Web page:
Kathy: PJ has a unique ability. Like her mother before her, when night falls, she turns into a cat. Would you like to possess that ability?
CW: Sure! I think that would be fun. It would be great to be able to talk with my cats and really see what their view of the world is like. It would also be fun to be able to roam around outside at night and not worry about what people have to worry about (mostly other people, that is). Of course I’d have to be careful of other animals, but in the book PJ speaks canine and squirrel and other animal languages; that would be the icing on the cake.
Kathy: I currently live with three cats. Do you have pet cats of your own?
CW: Three cats, that is probably a lot of fun. We do have cats, we have two cats. We have an intrepid young black cat named Yellow. His name suits not only his big yellow eyes but also the fact that when we first saw him he and his two brothers wore color-coded collars and his was yellow. We also have a grey tabby named Brucee. He is a bit older and awfully odd. He likes to play fetch with Christmas bows. He also steals my daughter’s stuffed animals and carries them around the house meowing. Both cats are wonderful and I can’t imagine life without cats.
Kathy: Clara is the county's prime cat rescuer. Is she based on a real person or group? Are you involved with any local rescue organizations?
CW: Clara is the canonical crazy cat lady, except she takes good care of all her strays. I don’t know anyone like her. I’ve often wanted to get involved with local rescue organizations, for example being a foster parent for animals. My husband is not keen on filling our house with animals, and I don’t blame him. Still, I’d like to be more like Clara.
Kathy: In human form PJ is a reporter and photographer. In fact, even when young she was known for her candid and "impossible" photos. Do you have an interest in photography yourself? Do you tend to take lots of snapshots of everyday life?
CW: I studied photography in high school and really enjoyed it. I do still like to take pictures and it is facilitated by the fact we all have cell phones with high resolution cameras. I like taking the pictures and then looking back at our everyday life. There is so much in life, and even little things can give great joy so I try to capture some of that feeling.
Kathy: What first drew you to cozy mysteries?
CW: Cozy mysteries are harmless fun. There’s something about a story that’s inoffensive and universally appealing that is hard to resist. I grew up reading Agatha Christies so that’s shaped my ideas of what good mysteries are. Eyeshine was particularly fun to write. I did wonder about including references to a meth lab, but I refrain from any gory details. That’s the challenge: how to make it interesting and contemporary while still remaining cozy.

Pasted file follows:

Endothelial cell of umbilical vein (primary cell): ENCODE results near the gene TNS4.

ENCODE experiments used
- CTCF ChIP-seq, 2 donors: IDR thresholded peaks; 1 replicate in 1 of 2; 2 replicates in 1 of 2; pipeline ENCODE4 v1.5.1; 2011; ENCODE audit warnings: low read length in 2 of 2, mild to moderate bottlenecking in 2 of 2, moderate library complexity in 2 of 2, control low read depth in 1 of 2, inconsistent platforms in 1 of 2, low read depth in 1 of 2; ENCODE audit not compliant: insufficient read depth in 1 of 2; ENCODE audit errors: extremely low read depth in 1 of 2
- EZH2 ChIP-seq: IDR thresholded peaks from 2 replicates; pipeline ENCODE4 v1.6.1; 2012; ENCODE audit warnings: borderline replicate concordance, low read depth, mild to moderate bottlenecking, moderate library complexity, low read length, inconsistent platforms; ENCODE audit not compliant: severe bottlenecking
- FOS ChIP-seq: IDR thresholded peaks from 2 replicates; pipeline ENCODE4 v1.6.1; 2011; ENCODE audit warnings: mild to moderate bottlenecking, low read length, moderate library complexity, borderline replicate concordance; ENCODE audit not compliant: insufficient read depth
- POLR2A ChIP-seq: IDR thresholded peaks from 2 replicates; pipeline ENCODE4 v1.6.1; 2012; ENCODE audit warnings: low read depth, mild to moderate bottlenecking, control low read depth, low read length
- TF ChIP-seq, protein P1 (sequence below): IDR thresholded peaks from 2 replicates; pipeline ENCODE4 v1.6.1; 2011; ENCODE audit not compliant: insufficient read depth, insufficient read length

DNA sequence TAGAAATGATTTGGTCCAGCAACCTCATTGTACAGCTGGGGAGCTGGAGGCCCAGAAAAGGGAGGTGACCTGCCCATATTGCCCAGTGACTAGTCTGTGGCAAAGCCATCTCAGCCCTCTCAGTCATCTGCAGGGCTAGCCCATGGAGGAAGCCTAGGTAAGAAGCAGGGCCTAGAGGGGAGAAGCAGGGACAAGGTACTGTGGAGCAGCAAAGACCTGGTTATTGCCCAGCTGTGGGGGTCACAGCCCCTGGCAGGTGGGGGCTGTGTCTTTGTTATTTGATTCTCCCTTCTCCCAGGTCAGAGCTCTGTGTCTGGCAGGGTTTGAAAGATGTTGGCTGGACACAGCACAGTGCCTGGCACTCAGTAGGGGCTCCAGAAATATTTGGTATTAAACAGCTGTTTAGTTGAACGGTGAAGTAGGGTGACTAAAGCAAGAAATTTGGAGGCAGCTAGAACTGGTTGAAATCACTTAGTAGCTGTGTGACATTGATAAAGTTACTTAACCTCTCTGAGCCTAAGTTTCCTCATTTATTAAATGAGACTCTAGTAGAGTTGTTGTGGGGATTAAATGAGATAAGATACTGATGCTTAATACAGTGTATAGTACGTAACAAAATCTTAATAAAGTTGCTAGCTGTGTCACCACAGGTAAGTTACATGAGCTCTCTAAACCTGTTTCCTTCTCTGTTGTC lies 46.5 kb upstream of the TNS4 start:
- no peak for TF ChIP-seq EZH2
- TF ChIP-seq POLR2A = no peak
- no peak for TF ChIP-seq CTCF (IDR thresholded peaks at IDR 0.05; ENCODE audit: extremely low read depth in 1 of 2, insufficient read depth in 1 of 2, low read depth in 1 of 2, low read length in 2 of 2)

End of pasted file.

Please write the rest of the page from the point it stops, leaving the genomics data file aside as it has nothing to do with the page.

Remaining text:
Kathy: Do you write in any other genres?
CW: I also write thrillers, hard-boiled mysteries, and science fiction.
Kathy: Tell us about your series.
CW: EYESHINE is the first book in the series about PJ, a freelance reporter by day and a cat by night. Every day at sundown, PJ turns into a cat. She wears a camera when she’s a feline and captures some great shots from unusual angles and places. Her brother is the sole FBI agent in Mayhap, Indiana’s field office and helps her stay down to earth while she investigates local crime.
DIMORPHIC is the first book in a series about Judith, a woman who inherits her twin brother’s braindead body. When she falls asleep, she switches bodies. She decides to use this power for the pursuit of evil and DIMORPHIC is the story of how she goes about becoming a superhero. She finds a mentor, sidekicks, and bad guys to chase.
My other series is about Inspector Richter, a detective in the San Francisco police department. Richter is a classic loner, but has a bionic eye. Using this eye, he can see the same information as a lie detector test: heartrate, blood pressure, galvanic temperature, etc. So Richter is a walking polygraph. What advantages does this give him? He still has to work within the confines of the law. His word carries a lot but ultimately he needs proof. His eye simply leads him in the right direction, the rest is up to him.
Kathy: Do you have a favorite character? If so, who and why?
CW: I like PJ. She is plucky and genuine. She views the world a little differently because she spends half her time as a cat. I would think this makes her more straightforward and honest to a fault. She is also a little arrogant, but she knows it and I think that adds to her appeal.
Kathy: Did you have a specific inspiration for your series?